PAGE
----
Mourners gather in front of the prefectural office in Naha on Aug. 13 to pay last respects to the late Okinawa Governor Takeshi Onaga, some with banners saying, “Thank you, Governor Onaga” and “We will fight on,” as the hearse arrives with his cremated remains. (Video footage by Hiroki Ito and Masaru Komiyaji)

NAHA--Thousands turned out Aug. 13 to pay last respects to Takeshi Onaga, the governor of Okinawa Prefecture who became a symbol of the anti-U.S. base movement here.

Onaga died Aug. 8 of pancreatic cancer at age 67.

Business and political leaders were among the 4,500 or so mourners who attended the memorial service in Naha.

Lamenting Onaga's passing, close friend and former governor Keiichi Inamine, 84, said: “Your actions, in which you risked your life and limb, had a huge impact on all of Japan. Okinawa’s cherished hopes of pursuing peace are guaranteed to pass to the next generation."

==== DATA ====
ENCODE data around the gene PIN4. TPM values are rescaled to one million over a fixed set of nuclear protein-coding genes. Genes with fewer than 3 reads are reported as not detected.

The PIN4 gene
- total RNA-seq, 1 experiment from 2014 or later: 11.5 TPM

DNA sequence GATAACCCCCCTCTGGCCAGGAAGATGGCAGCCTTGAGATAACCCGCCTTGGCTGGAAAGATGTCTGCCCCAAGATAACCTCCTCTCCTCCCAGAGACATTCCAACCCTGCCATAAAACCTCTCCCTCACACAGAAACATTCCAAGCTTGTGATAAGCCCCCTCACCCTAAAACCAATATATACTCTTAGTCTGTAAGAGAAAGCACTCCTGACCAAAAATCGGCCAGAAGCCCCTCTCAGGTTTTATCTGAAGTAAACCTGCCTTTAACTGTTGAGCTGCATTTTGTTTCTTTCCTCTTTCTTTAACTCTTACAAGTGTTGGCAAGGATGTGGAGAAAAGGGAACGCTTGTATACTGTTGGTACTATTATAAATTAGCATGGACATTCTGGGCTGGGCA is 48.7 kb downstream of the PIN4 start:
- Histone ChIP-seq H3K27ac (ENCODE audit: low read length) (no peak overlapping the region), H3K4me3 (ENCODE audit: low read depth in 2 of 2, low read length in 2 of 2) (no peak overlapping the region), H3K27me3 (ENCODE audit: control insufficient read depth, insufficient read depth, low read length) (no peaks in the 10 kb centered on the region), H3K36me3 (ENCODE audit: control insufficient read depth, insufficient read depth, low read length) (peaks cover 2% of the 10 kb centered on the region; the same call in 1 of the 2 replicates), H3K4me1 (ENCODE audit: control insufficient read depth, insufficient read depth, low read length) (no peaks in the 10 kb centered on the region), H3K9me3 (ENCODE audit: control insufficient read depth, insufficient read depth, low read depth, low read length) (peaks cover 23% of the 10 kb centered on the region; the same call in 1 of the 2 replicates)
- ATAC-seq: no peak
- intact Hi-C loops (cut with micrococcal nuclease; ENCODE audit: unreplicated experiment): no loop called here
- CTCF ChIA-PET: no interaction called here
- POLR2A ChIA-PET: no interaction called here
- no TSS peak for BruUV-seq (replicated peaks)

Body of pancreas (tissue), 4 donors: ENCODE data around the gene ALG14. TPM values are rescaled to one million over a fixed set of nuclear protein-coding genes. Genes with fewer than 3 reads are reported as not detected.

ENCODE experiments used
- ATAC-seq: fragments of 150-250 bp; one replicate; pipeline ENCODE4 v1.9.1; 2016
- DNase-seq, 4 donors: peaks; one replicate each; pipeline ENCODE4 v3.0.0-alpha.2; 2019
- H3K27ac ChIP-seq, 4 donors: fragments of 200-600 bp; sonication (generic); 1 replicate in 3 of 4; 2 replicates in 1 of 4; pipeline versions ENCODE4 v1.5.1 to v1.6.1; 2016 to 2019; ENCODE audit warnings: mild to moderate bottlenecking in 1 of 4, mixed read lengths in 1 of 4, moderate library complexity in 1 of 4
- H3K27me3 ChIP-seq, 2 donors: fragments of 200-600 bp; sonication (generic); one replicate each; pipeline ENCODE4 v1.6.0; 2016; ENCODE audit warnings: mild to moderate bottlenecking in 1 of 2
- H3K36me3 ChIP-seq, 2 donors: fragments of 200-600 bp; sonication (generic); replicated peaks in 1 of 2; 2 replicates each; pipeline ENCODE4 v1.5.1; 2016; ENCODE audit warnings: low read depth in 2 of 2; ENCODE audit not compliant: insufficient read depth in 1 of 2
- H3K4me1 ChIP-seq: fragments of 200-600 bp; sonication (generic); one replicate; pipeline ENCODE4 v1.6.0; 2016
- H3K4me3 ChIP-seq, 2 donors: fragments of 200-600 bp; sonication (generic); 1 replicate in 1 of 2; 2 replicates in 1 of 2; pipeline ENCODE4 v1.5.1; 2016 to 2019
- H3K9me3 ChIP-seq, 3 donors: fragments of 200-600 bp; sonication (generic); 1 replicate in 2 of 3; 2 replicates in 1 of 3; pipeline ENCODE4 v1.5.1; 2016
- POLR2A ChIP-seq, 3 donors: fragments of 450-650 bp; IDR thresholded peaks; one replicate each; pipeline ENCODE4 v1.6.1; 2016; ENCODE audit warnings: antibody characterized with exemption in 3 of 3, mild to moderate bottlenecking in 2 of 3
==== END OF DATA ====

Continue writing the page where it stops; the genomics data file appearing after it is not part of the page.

Onaga was strident in his opposition to moves by the central government to relocate the U.S. Marine Corps Air Station Futenma in Ginowan to the Henoko district of Nago in the prefecture.

Prior to the memorial service, the hearse bearing Onaga’s cremated remains drove through Naha and stopped in front of the Okinawa prefectural government office, where staff and hundreds of citizens gathered to send him off with a simple, “Thank you, Mr. Onaga.”